Second, we are to respect others. This is the second half of this section of God’s family rules. Here I am using the definition of respect as having due regard for the feelings, wishes, rights, or traditions of others. Again, just as respect for God was based in God’s earning respect through God’s liberating actions, this respect toward others is based in the belief that all human beings are children of God, created equally by God. This is a concept emerging out of the creation story; that God created all people equally. None is greater than the other. We can see this in the way Israel was organized. There was no hierarchy. Though there were priests and leaders, they were not to lord it over others. They simply had different tasks. Even kings were only present to ensure that equality reigned. Thus, all were due respect because all were equal. This respect then leads to people maintaining the integrity of others’ lives, property, relationships and families because no one had the right or position to do otherwise. By giving due regard, appropriate boundaries were created, insuring that the family did not dissolve into chaos.
I began by talking about family rules; about how the Ten Commandments and the rest of the Torah are not generic laws, but are family rules, intended to mold God’s people into a particular kind of respectful, loving family. What this means is that the Commandments were never intended to be imposed on others. What that does not mean is that at least a portion of them were intended to be extended toward others. One of the key understandings of God’s family rules is that the respect shown to those within the community, the respect shown to our family members, is also intended to be shown to those outside the family. The Torah makes it clear that respect is to be show to strangers and sojourners. Jesus makes this clear, when he is asked about who our neighbors are, and he responds by the telling the story of the good Samaritan. By which Jesus lets us know that our respect is to be given to all that we encounter. The reason for this is the same reason that we are to give respect to those inside the community; we are all children of God, made in the image of the creator. And our membership in the family does not make us any better than those who are outsiders.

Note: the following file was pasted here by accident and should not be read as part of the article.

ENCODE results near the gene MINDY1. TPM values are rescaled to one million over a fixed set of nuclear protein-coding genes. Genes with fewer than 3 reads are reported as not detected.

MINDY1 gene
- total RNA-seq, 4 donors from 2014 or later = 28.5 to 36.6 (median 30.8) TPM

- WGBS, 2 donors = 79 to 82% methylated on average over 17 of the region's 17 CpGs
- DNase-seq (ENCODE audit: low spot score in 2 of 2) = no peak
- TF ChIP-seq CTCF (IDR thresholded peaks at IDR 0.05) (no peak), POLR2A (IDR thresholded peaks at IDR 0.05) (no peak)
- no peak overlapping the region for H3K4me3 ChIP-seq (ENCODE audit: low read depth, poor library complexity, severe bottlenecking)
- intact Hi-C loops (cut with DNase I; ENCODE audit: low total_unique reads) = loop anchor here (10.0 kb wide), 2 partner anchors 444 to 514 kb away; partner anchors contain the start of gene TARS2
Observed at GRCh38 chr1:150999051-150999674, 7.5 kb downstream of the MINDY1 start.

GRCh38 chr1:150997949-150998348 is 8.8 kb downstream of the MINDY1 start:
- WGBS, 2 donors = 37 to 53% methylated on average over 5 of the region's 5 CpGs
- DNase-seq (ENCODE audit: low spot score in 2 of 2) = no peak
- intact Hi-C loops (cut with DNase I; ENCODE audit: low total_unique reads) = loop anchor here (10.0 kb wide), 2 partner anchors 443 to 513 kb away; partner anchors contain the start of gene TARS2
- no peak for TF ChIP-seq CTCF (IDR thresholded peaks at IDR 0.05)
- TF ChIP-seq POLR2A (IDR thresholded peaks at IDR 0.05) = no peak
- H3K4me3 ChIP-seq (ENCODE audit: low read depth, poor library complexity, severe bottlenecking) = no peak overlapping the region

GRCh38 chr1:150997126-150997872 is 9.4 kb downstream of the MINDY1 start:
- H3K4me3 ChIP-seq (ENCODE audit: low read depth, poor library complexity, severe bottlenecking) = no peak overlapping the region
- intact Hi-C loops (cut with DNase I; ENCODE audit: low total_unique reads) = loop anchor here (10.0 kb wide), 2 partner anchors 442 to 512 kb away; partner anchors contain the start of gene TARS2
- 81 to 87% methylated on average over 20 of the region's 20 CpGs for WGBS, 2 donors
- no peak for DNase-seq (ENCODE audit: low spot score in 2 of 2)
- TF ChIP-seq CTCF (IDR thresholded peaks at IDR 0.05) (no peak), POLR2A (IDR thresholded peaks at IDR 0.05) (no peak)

Before I close I want to speak to this moment in which we find ourselves. We find ourselves in a moment in which people are finally speaking out about sexual harassment and family violence. This includes verbal, emotional, sexual and physical violence both in the home and in the work place. As children of God, whose family rule is that of respect; respecting the integrity of all other human beings, these actions are unacceptable. They are directly contrary to the rules that God has set before us and of the love that Jesus asks of us all. Therefore I hope all you will work toward making our homes and our communities, zones of R.E.S.P.E.C.T.; zones in which all human beings can discover the respect that they deserve.
R.E.S.P.E.C.T. is what we are to give God and to give to all of those around us; attuning our hearts and ears to God and living as God directs; and respecting the rights and integrity of others. My challenge to you then in this week is this, to repeat this phrase, “R.E.S.P.E.C.T. this is what God expects of me.” And then asking yourselves, how am I showing the respect God calls upon me to offer throughout my week.
Pastors and Associate Pastors: Dr. John Judson, Rev. Joanne Blair, Dr. Kate Thoresen, Rev. Ted Thode